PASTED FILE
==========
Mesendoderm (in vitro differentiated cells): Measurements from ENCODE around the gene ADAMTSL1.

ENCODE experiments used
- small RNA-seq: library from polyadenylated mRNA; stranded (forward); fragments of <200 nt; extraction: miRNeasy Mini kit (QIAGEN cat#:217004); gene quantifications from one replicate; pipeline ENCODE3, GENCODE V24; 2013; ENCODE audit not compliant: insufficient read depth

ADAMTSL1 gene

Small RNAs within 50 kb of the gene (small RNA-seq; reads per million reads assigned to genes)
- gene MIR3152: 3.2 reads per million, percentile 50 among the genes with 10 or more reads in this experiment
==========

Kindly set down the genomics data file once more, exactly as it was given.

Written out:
Mesendoderm (in vitro differentiated cells): Measurements from ENCODE around the gene ADAMTSL1.

ENCODE experiments used
- small RNA-seq: library from polyadenylated mRNA; stranded (forward); fragments of <200 nt; extraction: miRNeasy Mini kit (QIAGEN cat#:217004); gene quantifications from one replicate; pipeline ENCODE3, GENCODE V24; 2013; ENCODE audit not compliant: insufficient read depth

ADAMTSL1 gene

Small RNAs within 50 kb of the gene (small RNA-seq; reads per million reads assigned to genes)
- gene MIR3152: 3.2 reads per million, percentile 50 among the genes with 10 or more reads in this experiment